Voluntourism – Vacation with a difference

If you have vacationed in Guatemala, it is highly likely you have visited the stunning Mayan ruins. It is highly unlikely you have visited the garbage dump, which is home to the poorest slum dwellers of the city, where children scavenge for their daily bread. You may have marvelled at the wildlife in Costa Rica’s national parks but might be surprised to learn that you could do your bit to save the endangered leatherback turtles in the country. There is hardly any doubt that a trip to Egypt would include sighing over the mysticism of the Sphinx but it is highly doubtful if there would be any sighing over the plight of the impoverished orphans of the country.

Why does anyone go on a vacation? For relaxing, having fun or spending time with the family. But what if you could delight your daughter by a trip to a wildlife sanctuary and put a smile on an orphan’s face at the same time? Or glow in the satisfaction that you have not only filled your shopping bags but also a homeless person’s life with laughter!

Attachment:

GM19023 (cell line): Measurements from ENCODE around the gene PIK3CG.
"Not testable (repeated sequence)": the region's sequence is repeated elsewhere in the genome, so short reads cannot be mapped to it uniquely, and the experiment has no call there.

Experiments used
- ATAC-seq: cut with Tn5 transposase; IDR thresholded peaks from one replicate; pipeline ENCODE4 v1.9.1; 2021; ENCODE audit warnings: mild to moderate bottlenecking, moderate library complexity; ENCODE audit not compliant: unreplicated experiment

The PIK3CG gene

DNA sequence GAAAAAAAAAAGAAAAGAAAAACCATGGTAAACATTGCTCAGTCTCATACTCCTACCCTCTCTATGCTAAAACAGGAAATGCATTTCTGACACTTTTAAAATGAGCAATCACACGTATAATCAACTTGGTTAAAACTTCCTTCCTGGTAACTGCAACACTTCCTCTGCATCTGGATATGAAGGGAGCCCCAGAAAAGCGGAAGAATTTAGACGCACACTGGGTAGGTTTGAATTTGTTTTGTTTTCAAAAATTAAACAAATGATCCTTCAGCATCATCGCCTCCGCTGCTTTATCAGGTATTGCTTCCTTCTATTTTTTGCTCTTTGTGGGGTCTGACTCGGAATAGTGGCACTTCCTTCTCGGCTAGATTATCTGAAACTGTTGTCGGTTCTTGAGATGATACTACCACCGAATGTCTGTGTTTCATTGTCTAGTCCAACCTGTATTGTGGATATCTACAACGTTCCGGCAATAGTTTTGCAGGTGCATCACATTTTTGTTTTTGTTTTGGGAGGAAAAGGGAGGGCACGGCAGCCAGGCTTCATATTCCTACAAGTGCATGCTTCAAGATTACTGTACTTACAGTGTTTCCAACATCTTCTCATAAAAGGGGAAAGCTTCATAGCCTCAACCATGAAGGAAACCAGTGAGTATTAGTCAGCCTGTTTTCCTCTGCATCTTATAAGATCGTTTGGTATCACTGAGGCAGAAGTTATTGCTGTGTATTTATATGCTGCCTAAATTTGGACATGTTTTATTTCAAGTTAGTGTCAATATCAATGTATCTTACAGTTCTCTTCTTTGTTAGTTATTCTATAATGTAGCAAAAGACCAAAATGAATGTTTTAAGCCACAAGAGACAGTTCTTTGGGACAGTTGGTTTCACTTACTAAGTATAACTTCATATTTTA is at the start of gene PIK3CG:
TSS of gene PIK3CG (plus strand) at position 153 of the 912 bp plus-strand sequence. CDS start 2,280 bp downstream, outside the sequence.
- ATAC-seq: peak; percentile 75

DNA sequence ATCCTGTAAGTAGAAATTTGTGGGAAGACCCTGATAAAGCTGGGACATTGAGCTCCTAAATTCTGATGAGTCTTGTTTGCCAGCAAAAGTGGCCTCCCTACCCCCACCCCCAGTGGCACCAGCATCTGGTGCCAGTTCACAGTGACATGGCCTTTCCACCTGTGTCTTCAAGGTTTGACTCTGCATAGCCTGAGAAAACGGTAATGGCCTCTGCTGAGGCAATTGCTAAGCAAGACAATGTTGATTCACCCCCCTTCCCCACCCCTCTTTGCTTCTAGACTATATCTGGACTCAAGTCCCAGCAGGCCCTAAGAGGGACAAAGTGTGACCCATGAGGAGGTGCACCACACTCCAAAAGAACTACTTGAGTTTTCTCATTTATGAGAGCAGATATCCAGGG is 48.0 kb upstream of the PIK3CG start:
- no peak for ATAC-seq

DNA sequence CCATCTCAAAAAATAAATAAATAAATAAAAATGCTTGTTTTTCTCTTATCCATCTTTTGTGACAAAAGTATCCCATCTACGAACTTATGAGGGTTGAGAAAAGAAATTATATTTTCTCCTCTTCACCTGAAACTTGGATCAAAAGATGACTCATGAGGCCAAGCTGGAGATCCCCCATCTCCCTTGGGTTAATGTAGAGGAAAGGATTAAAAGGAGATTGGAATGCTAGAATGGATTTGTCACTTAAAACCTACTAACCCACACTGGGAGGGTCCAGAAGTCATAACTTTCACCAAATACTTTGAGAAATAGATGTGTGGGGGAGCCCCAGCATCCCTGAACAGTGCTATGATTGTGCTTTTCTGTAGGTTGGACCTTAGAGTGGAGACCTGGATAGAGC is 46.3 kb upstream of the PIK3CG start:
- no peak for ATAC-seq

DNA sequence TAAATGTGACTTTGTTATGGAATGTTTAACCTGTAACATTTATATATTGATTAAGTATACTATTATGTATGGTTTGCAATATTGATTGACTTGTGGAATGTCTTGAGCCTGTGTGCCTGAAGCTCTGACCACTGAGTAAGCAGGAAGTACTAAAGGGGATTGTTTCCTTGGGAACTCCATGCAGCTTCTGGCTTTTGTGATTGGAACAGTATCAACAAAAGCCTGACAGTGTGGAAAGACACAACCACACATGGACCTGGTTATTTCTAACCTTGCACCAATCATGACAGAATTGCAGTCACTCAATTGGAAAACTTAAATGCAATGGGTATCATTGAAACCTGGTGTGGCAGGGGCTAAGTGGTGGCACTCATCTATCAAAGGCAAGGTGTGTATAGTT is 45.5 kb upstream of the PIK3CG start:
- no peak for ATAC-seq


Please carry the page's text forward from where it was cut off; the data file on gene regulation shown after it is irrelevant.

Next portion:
Welcome to volunteer tourism, commonly known as Voluntourism – tourism combined with volunteer work; a holiday with a difference – where you can make a difference. You can volunteer your time, skills or energy to a cause while on a vacation. It is a wonderful way of experiencing a country, its sights, culture and people while making a worthwhile contribution to society at the same time. This relatively new travel concept is fast gaining popularity as it offers a chance to make a positive difference while enjoying various tourist activities.

Voluntourism – Vacation with a difference


  • Volunteers can learn about different communities.
  • People in need are benefited by the volunteers’ help.